A contract which includes an EOT clause may also impose procedural requirements, which the builder must comply with in order to claim an extension of time, such as notifying the buyer upon the occurrence of a "relevant" event. Failure by the builder to comply with the notification requirement can assist the buyer in avoiding the application of the prevention principle, especially when notification is a condition precedent to the builder's entitlement to an extension of time. This will largely depend on the intention of the parties, as evidenced by the agreed contractual language. This approach was adopted in Adyard Abu Dhabi v SD Marine Services [2011] EWHC 848, where the High Court held that the builder's claim for a permissible delay extension failed because the builder had not given prompt notice under the force majeure provisions which were similar to those contained in Article VIII.2 of the standard Shipbuilder's Association of Japan (SAJ) form.

Rescission for excessive delay

It is apparent that the prevention principle can have a serious effect not only on the buyer's ability to claim liquidated damages for delay, but also on its entitlement to rescind for excessive delay.This is more so where it is contended that the buyer's rescission was wrongful, thereby entitling the builder to treat such conduct as repudiatory, and terminate the contract.

In such circumstances, the builder will try to argue that time has been extended through an EOT clause, or (in case the EOT clause does not cover the particular delay) that time has become "at large", so that the buyer's rescission of the contract was premature. The builder would need to make sure that it has complied with all contractual notification requirements and that the EOT has not become inoperable by a subsequent variation of the contract. The buyer will, no doubt, deny that it is liable for any delay and seek to argue that the builder has, in any event, failed to complete the shipbuilding project within a "reasonable time".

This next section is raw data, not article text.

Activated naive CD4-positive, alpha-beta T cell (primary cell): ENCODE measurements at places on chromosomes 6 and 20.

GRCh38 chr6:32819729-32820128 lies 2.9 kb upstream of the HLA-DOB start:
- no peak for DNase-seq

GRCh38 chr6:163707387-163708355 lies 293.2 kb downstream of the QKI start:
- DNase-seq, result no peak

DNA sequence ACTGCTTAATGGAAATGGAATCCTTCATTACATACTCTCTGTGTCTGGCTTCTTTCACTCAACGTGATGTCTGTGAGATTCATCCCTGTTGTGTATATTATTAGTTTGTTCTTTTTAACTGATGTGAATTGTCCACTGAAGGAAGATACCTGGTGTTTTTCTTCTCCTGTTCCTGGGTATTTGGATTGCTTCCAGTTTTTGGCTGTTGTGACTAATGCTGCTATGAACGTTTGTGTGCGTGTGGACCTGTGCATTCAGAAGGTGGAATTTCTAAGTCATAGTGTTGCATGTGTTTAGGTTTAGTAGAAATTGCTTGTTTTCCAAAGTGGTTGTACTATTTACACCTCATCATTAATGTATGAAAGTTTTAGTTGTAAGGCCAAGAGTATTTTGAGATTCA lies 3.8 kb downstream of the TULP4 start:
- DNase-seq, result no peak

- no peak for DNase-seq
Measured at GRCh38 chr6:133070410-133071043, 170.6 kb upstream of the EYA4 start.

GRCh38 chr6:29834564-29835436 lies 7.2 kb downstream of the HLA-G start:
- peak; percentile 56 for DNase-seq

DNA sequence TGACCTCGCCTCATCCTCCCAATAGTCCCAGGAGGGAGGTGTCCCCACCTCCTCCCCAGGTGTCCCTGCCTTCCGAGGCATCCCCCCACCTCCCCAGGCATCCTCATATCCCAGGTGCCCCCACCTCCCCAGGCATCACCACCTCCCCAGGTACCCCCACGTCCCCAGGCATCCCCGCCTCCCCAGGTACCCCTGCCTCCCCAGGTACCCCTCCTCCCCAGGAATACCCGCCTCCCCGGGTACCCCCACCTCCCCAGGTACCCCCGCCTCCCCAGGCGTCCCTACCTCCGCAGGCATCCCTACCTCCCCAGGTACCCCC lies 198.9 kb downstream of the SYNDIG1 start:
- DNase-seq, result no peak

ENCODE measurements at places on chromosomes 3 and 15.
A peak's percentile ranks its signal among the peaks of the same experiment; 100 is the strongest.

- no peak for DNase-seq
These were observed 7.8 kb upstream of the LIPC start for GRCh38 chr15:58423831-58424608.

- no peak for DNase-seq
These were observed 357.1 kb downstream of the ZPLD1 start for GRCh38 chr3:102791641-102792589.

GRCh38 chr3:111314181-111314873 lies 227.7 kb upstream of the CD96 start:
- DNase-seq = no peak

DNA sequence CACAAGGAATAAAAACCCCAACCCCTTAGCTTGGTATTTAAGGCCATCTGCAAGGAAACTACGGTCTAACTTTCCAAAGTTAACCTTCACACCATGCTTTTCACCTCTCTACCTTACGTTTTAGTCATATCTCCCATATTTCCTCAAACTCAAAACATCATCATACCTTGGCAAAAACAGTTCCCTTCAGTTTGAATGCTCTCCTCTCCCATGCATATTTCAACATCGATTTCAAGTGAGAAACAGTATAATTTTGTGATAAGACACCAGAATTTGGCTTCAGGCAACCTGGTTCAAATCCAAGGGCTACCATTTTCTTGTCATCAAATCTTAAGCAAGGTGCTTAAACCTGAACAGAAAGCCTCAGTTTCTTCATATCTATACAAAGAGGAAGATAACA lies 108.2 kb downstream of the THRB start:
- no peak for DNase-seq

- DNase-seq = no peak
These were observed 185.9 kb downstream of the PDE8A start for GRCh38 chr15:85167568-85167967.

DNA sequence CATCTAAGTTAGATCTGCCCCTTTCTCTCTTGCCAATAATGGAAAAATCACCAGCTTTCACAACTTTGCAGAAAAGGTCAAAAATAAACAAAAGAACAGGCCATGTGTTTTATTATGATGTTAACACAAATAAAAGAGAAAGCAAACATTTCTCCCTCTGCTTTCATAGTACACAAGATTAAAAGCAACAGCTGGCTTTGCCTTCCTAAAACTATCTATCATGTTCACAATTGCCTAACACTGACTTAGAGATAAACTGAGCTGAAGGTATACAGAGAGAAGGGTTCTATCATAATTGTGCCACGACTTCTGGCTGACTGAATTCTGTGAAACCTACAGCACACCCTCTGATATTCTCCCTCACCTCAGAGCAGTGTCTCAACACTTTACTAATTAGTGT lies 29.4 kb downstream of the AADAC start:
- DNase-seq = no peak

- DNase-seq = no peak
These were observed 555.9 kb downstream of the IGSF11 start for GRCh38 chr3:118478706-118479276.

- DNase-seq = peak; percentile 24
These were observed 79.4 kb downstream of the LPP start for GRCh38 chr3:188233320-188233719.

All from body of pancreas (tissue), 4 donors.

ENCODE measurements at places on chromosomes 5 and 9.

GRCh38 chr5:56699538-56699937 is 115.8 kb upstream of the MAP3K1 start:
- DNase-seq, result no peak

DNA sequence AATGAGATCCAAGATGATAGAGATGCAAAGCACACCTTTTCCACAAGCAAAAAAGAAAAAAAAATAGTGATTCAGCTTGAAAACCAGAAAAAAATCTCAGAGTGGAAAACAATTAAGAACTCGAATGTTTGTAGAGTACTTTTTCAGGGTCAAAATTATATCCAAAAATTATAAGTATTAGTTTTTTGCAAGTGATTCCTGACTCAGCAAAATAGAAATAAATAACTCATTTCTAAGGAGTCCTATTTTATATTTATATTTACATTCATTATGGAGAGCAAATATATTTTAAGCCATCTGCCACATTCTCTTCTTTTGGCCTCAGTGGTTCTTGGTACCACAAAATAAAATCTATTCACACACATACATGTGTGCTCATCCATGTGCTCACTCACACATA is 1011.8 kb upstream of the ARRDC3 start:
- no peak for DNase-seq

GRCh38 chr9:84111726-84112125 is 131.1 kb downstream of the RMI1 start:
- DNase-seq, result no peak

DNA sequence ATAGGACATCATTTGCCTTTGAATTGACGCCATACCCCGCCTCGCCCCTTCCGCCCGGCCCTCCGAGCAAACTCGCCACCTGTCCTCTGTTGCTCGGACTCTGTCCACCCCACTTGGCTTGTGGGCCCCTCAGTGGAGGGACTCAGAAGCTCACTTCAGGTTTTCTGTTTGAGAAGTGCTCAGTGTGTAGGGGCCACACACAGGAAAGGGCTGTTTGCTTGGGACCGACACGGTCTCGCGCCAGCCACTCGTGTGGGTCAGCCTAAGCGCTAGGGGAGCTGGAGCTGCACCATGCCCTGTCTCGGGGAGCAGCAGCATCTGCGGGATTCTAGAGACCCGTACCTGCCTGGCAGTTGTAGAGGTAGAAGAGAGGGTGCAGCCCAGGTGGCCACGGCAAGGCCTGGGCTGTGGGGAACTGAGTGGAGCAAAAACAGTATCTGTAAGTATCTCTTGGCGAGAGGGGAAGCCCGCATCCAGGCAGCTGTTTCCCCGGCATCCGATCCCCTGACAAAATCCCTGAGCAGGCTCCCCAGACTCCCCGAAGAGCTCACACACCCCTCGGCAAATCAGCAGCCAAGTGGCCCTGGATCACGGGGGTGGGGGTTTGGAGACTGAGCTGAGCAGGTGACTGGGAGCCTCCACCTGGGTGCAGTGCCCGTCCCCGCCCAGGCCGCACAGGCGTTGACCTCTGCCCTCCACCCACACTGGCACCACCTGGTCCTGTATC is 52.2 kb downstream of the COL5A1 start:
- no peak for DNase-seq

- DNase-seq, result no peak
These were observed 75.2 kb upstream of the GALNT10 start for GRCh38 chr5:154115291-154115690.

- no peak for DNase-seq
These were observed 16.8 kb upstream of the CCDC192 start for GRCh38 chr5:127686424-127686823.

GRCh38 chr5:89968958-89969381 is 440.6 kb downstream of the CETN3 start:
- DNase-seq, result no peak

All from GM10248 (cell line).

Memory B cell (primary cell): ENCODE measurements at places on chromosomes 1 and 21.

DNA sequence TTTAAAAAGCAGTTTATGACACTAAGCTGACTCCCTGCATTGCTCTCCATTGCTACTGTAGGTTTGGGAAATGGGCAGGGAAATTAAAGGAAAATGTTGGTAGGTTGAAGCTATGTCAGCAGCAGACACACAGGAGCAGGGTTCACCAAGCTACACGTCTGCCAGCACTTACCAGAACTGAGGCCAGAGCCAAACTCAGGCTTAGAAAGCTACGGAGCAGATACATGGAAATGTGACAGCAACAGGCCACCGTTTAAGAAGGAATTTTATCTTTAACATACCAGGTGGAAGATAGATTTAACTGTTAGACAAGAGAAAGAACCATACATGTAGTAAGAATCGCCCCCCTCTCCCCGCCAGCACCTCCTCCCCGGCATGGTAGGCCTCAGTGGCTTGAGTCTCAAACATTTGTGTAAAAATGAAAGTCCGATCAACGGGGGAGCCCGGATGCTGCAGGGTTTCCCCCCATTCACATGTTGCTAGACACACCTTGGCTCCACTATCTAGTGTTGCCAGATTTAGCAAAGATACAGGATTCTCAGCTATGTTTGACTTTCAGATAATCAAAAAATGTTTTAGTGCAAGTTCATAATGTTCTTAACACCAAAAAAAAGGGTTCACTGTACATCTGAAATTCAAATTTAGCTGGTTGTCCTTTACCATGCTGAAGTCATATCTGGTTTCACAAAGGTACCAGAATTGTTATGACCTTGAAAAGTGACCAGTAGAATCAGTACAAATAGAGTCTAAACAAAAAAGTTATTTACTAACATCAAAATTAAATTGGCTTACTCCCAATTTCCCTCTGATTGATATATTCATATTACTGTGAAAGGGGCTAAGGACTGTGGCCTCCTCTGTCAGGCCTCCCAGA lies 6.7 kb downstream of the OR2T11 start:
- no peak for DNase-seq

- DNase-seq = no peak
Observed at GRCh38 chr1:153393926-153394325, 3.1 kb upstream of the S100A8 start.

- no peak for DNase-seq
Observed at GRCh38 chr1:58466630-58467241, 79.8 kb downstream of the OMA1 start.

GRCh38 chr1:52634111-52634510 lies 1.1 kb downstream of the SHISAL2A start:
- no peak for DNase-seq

In order to avoid the risk of being found that it has rescinded the contract too early, the buyer may consider sending a notice to the builder, prior to rescinding, allowing the builder a reasonable time (having regard to all the circumstances, such as the length of the project and the delays incurred until then) to deliver the vessel. This notice will arguably have the effect of making time "of the essence" so that upon such "reasonable time" lapsing, the buyer can argue that it was justified in rescinding the contract. In our experience, particularly in cases involving refund guarantees from Chinese banks (which often expire very shortly after the cancelling date stipulated in the contract), the buyer, in giving such notice, should ensure that the validity of the refund guarantee obtained from the builder's bank will not expire during any additional period granted.

The content of this article is intended to provide a general guide to the subject matter. Specialist advice should be sought about your specific circumstances.